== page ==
Terminus is a raw and powerful eventFebruary 18, 2011
Philly Mag's The Philly Post
Friday, February 18, 2011
I remember seeing Daren Aronofskys Requiem for a Dream in the theaterthrough splayed fingersand praying for it to end. Not because I thought the movie was horrible. Rather, the characters destructions and degradations were simply unbearable.
Similarlythough really not similarly (as there most definitely wasnt a refrigerator monster)was when I first saw Our Town. I couldnt help but check my watch as the slow-paced, bare-set play started. Yet after a while, the sparseness ebbed, and the impact settled in.
There are pieces of theater and cinema that are simply hard to get throughsometimes so tedious, so anguishing, that you dont think you will ever make it. Yet somehow, once youve reached that last moment, that last beat, all the work seems worth it.
Of course there are those pieces of art that torture but provide no redeeming value. Like Jane Seymours Open Heart Necklace, Justin Beiber, or the storylines on Glee.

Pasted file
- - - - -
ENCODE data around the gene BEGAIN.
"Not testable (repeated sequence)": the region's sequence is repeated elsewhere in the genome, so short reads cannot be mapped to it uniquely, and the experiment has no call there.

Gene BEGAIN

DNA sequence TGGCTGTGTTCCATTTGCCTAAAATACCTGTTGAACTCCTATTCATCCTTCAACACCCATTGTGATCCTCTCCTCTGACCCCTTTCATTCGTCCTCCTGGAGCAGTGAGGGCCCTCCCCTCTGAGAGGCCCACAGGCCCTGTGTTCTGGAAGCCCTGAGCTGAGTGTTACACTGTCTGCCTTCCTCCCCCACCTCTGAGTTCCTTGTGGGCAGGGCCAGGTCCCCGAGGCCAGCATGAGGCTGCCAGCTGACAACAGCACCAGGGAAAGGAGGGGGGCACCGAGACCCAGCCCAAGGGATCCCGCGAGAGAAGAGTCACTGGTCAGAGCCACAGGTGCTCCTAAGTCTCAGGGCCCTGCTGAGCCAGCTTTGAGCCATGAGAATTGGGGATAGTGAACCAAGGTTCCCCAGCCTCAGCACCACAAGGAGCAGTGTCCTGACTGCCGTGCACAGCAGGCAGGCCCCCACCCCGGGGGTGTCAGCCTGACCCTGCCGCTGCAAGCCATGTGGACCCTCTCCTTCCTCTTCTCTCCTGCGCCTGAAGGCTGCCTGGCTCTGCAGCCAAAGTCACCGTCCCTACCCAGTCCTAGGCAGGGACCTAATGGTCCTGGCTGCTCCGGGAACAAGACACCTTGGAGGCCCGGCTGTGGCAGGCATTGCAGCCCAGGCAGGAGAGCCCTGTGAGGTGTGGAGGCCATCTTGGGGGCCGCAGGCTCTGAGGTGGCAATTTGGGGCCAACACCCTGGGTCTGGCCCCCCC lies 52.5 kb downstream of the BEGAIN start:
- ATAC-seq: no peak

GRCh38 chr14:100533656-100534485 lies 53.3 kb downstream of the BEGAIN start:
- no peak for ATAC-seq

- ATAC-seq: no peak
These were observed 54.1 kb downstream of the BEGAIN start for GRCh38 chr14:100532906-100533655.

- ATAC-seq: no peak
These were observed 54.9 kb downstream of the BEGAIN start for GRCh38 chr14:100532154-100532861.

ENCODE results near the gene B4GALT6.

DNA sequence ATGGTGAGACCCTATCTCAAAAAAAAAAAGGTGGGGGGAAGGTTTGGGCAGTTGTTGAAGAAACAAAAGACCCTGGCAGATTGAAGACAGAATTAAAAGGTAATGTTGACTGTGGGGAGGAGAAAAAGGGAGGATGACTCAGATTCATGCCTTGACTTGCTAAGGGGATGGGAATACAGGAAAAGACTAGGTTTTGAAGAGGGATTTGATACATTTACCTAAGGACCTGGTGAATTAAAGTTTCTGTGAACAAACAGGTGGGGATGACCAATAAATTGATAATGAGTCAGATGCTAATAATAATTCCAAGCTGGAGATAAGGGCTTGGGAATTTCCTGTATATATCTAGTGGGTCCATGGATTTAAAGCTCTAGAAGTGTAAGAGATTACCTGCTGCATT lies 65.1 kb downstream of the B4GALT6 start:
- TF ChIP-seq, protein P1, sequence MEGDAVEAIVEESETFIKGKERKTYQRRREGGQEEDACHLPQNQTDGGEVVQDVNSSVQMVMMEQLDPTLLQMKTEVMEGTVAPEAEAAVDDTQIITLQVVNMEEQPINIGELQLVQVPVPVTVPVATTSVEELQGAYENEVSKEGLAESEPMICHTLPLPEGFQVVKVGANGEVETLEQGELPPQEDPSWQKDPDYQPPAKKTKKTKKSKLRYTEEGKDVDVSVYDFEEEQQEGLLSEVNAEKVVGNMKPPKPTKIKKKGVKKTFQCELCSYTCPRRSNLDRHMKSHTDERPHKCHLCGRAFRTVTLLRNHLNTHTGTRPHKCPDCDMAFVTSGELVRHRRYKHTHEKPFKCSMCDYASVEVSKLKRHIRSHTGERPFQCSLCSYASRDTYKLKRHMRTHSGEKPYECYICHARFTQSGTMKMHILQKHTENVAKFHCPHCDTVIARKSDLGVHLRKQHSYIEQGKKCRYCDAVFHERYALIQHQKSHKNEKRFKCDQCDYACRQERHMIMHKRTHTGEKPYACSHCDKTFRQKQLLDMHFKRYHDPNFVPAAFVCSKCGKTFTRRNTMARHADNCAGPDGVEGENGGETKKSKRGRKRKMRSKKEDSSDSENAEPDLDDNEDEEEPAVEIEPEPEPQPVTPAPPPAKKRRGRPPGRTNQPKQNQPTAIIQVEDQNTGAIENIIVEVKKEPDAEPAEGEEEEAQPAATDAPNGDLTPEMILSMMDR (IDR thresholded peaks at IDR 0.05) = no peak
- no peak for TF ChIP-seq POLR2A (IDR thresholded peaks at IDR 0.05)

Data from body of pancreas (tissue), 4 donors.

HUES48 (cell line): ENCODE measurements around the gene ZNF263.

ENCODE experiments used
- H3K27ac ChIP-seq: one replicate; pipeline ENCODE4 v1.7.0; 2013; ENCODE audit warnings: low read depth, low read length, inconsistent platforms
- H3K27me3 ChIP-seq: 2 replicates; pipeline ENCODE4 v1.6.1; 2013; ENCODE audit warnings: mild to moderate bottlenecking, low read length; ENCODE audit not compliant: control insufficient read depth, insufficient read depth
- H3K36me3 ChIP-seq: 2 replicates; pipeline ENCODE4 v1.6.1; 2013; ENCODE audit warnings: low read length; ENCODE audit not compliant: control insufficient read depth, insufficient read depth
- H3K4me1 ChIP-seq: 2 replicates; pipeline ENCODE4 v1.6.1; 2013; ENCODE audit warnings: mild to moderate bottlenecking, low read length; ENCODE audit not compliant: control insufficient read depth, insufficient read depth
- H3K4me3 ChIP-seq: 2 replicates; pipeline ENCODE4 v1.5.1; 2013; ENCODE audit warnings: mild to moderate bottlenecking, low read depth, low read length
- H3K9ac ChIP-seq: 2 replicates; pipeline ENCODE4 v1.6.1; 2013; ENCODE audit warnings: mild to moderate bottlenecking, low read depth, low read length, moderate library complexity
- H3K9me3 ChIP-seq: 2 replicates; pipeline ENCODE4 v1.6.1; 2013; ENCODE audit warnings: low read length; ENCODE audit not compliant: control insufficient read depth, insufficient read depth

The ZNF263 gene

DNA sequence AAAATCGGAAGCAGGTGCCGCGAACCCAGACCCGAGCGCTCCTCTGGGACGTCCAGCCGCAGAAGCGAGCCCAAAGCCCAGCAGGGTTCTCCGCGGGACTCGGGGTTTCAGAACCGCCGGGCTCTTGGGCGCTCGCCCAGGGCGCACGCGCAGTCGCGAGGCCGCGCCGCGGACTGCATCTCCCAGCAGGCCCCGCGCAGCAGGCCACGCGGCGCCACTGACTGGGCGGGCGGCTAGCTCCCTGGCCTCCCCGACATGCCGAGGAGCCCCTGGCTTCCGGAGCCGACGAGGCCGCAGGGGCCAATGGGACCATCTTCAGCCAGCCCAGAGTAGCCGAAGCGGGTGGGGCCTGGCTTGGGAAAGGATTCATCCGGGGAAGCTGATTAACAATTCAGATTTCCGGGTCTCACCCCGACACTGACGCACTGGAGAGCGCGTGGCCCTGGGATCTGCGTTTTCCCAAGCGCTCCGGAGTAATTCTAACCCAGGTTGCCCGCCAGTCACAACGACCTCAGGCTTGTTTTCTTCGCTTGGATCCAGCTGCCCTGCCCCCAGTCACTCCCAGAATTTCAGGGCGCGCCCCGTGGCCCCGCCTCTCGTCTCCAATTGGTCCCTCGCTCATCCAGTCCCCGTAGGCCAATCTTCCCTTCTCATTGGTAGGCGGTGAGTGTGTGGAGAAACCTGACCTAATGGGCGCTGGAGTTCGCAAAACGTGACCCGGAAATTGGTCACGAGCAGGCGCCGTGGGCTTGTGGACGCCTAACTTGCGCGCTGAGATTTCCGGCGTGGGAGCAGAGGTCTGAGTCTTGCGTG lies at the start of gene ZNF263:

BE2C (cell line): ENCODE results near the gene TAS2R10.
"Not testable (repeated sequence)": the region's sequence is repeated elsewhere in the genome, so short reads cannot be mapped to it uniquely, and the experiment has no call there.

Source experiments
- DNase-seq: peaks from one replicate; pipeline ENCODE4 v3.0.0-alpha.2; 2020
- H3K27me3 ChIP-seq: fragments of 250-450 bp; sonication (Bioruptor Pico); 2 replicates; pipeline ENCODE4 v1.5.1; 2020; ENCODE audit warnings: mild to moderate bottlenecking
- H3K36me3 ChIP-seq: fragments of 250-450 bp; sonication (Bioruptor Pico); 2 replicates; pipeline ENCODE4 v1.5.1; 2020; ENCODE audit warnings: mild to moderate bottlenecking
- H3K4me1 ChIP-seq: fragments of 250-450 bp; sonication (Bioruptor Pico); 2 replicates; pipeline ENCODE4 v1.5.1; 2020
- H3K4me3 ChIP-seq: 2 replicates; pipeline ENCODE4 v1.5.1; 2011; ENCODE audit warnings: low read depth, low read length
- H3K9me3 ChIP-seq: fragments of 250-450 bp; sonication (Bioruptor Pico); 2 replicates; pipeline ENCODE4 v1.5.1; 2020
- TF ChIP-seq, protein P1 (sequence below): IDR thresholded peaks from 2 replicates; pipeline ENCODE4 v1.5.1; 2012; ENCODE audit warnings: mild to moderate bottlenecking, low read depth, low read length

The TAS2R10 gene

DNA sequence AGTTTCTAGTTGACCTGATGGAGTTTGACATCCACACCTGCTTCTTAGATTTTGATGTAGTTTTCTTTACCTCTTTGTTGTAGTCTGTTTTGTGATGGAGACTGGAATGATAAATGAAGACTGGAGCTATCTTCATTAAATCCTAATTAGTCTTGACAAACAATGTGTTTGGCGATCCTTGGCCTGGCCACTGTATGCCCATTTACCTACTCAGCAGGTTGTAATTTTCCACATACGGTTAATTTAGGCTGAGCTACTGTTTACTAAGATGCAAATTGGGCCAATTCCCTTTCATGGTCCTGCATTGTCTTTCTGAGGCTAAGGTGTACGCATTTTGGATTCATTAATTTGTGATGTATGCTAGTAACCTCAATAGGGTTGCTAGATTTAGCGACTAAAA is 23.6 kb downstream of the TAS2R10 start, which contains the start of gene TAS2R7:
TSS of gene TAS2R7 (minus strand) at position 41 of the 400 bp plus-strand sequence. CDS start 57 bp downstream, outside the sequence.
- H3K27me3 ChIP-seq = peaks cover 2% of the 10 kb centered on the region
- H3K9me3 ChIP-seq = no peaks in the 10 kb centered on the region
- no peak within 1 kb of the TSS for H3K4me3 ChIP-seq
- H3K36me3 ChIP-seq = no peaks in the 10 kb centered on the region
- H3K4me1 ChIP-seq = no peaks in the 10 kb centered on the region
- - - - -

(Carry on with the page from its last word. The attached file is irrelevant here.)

Like the former, the Abbey's production of Terminus at the Annenberg Center for the Performing Arts is a raw and powerful event. For two intermission-less hours, we look into a mirror (or window) that has exploded inward, listening to verse monologues of three characters named A, B and C. We listen to As story of her ill-fated attempt to save a pregnant ex-student; Bs supernatural, last night of her life; and Cs death at the hands of a Demon.
I use the verb listen because that is what is required. Each inhabits their own space for the entire pieceonly moving when it is their turn to take up their monologue once again. Never once do they physically interact with the other actors. Only verbally, as their lines overlap at the end of ones section and the beginning of anothers.
It is the immense skill of the actors Olwen Fouéré (A), Catherine Walker (B), and Declan Conlon (C) and the writer/director Mark ORowe (writer of the indie film Boy A) that you are never bored. With razor-sharp script and the actors dexterity, these violent and visionary stories come to life.
By the end, I felt exhausted (and a little relieved). But also energized.